Book Review: The Fault in Our Stars by John Green


AuthorJohn Green
TitleThe Fault in Our Stars
Publication Info: Dutton Children’s; 1st edition (January 10, 2012)
ISBN: 9780525478812
Summary/Review:

“You have a choice in this world, I believe, about how to tell sad stories, and we made the funny choice.”   This quote from The Fault in Our Stars pretty much sums up the book itself.  The story tells of Hazel, isolated from normal teen activity due to the debilitating effects of cancer on her lungs, she meets the handsome and charming fellow cancer survivor Augustus at a support group.  Their ensuing short friendship and romance is sweet, hilarious, and heartbreaking all at once.  A central part of the plot is Hazel’s favorite novel that ends abruptly and Augustus’ plot to use his “Wish” to take her to Amsterdam to meet the reclusive author and find out what happens next to the characters in the book.  This is a bit of a Macguffin though as the true story is what we read on the page in this truly remarkable work of fiction.  This is another example of how some of the best fiction out there today is in the Young Adult section.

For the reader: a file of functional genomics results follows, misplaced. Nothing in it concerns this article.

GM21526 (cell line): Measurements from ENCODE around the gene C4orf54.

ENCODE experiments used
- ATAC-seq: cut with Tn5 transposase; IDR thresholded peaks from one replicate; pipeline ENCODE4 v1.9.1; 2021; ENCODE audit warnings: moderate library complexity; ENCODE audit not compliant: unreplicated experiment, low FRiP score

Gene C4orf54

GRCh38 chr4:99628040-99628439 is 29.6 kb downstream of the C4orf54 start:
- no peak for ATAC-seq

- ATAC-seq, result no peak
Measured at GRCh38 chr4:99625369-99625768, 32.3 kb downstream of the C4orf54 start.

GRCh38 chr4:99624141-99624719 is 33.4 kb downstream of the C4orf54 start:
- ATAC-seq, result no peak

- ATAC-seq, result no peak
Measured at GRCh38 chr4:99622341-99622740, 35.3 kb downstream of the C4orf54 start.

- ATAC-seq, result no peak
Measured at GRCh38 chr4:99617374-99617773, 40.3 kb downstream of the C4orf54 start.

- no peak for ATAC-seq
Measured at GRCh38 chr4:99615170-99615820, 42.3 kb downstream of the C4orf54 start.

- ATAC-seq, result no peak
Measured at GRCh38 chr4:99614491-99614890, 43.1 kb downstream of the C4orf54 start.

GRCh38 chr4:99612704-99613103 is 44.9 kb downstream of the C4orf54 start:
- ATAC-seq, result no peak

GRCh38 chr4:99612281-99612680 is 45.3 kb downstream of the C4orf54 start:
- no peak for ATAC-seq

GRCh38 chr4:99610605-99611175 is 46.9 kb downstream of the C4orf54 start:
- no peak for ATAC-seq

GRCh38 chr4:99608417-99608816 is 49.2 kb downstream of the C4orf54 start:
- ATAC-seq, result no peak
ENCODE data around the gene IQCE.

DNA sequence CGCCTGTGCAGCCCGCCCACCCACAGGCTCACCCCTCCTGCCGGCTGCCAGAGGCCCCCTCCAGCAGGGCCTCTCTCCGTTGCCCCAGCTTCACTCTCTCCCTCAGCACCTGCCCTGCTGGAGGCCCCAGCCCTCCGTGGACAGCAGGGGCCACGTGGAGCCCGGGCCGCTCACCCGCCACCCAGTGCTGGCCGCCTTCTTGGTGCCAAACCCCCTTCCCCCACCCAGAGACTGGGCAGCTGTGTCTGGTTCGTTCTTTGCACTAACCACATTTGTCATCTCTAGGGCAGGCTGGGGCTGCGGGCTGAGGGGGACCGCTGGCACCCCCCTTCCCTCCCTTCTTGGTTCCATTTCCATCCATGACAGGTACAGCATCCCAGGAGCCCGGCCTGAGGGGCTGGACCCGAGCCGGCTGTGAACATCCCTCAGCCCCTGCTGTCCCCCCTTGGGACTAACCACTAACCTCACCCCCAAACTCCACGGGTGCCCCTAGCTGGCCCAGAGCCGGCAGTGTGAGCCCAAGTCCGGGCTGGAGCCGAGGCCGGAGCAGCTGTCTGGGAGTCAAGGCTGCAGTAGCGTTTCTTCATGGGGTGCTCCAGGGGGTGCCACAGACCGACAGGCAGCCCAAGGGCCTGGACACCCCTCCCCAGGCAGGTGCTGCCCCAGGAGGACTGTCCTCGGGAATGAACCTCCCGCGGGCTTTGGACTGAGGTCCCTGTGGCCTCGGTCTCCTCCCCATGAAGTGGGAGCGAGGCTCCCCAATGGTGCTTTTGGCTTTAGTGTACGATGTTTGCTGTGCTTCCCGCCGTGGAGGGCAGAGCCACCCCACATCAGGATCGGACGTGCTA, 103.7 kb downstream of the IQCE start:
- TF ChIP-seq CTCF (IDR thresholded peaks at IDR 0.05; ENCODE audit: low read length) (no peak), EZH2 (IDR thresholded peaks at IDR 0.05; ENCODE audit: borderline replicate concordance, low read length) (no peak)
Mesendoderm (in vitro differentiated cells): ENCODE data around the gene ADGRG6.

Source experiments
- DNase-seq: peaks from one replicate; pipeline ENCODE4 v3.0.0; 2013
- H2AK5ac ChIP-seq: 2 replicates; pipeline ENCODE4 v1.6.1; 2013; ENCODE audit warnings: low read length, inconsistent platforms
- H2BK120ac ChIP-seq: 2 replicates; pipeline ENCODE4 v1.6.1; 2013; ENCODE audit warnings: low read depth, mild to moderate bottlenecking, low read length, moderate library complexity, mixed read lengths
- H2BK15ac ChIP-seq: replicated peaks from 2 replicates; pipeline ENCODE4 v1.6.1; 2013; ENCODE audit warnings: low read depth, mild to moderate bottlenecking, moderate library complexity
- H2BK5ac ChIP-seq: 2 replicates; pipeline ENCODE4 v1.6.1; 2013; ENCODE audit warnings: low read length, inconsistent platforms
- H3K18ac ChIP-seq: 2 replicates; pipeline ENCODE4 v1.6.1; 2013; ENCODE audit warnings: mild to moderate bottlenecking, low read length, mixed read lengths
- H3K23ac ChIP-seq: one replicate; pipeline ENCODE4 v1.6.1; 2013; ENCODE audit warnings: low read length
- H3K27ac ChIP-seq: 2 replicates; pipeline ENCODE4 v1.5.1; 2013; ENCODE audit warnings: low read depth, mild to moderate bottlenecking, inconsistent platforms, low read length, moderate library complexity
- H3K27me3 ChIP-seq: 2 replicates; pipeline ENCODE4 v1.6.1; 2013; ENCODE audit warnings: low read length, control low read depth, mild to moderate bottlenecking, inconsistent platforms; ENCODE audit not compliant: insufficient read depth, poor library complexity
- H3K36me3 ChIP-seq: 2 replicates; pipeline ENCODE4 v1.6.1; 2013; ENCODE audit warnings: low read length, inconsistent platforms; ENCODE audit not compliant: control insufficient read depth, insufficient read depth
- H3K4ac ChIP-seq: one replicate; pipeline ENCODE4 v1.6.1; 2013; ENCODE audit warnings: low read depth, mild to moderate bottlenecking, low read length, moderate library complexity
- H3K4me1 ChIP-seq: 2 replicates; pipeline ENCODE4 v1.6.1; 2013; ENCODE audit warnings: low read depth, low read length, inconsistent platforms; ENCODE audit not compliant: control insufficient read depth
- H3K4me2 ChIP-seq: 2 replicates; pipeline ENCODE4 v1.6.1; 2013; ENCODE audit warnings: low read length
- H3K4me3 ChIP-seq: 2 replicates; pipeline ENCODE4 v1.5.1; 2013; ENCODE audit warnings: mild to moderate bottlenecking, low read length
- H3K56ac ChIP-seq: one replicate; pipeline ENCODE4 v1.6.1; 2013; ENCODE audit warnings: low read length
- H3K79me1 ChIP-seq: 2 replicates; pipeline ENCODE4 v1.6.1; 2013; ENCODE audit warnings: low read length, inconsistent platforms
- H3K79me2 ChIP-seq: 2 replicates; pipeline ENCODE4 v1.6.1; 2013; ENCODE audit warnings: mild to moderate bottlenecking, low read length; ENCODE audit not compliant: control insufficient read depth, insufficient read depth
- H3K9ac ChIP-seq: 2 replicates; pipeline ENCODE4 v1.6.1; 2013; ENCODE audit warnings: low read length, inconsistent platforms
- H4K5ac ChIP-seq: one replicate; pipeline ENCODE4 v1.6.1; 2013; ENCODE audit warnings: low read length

Favorite Passages:

“And yet still I worried. I liked being a person. I wanted to keep at it. Worry is yet another side effect of dying.”

“The weird thing about houses is that they almost always look like nothing is happening inside of them, even though they contain most of our lives. I wondered if that was sort of the point of architecture.”

“If you don’t live a life in service of a greater good, you’ve gotta at least die a death in service of a greater good, you know? And I fear that I won’t get either a life or a death that means anything.”

“But to be perfectly frank, this childish idea that the author of a novel has some special insight into the characters in the novel…it’s ridiculous. That novel was composed of scratches on a page, dear. The characters inhabiting it have no life outside of those scratches. What happened to them? They all ceased to exist the moment the novel ended.”

“It occurred to me that the voracious ambition of humans is never sated by dreams coming true, because there is always the thought that everything might be done better and again. That is probably true even if you live to be ninety—although I’m jealous of the people who get to find out for sure.”

Rating: ****

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